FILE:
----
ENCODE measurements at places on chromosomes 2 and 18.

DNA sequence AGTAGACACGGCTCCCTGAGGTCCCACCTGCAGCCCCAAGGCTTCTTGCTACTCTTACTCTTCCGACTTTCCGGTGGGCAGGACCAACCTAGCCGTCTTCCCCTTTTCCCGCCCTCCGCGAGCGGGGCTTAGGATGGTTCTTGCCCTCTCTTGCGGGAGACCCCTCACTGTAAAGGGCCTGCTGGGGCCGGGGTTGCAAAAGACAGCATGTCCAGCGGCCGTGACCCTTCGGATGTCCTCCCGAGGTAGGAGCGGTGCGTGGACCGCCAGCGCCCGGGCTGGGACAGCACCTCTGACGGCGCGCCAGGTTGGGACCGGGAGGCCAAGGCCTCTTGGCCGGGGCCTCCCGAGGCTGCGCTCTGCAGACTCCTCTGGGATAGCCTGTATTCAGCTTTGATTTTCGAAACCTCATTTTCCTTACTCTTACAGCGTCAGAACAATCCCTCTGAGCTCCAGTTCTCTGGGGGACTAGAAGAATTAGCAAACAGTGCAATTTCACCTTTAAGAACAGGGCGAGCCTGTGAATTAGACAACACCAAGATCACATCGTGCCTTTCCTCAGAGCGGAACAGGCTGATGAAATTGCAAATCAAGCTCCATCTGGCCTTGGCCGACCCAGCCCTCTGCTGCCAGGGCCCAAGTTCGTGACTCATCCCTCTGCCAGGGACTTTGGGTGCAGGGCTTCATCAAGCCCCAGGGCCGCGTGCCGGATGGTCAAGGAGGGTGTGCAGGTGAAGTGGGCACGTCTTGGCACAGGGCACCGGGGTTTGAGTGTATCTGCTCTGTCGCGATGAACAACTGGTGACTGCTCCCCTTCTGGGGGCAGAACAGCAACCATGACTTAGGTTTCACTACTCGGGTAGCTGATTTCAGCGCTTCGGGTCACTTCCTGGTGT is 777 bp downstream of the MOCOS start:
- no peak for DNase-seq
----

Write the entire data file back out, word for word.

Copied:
ENCODE measurements at places on chromosomes 2 and 18.

DNA sequence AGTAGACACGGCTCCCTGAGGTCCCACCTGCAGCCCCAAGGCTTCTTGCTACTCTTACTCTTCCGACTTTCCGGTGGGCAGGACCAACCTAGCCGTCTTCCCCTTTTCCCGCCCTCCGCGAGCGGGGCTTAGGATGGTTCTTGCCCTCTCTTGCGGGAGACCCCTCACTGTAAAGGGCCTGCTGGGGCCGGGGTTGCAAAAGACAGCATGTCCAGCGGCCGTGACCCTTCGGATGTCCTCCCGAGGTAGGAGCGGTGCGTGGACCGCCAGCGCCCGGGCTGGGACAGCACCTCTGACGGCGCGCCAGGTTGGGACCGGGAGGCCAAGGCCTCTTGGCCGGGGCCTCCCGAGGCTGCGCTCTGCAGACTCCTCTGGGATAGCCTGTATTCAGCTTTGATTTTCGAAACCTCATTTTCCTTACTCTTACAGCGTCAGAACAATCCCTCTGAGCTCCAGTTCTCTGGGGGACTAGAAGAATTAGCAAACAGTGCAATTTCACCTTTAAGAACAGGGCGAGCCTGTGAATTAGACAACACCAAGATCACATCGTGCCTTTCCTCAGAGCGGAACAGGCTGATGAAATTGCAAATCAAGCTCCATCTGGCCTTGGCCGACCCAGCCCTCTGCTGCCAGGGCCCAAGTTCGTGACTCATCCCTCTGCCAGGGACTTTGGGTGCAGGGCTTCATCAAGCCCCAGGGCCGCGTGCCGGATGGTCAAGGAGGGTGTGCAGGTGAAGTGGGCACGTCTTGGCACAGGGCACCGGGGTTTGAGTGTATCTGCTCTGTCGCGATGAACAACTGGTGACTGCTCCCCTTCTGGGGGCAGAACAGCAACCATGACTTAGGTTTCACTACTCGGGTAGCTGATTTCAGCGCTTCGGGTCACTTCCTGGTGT is 777 bp downstream of the MOCOS start:
- no peak for DNase-seq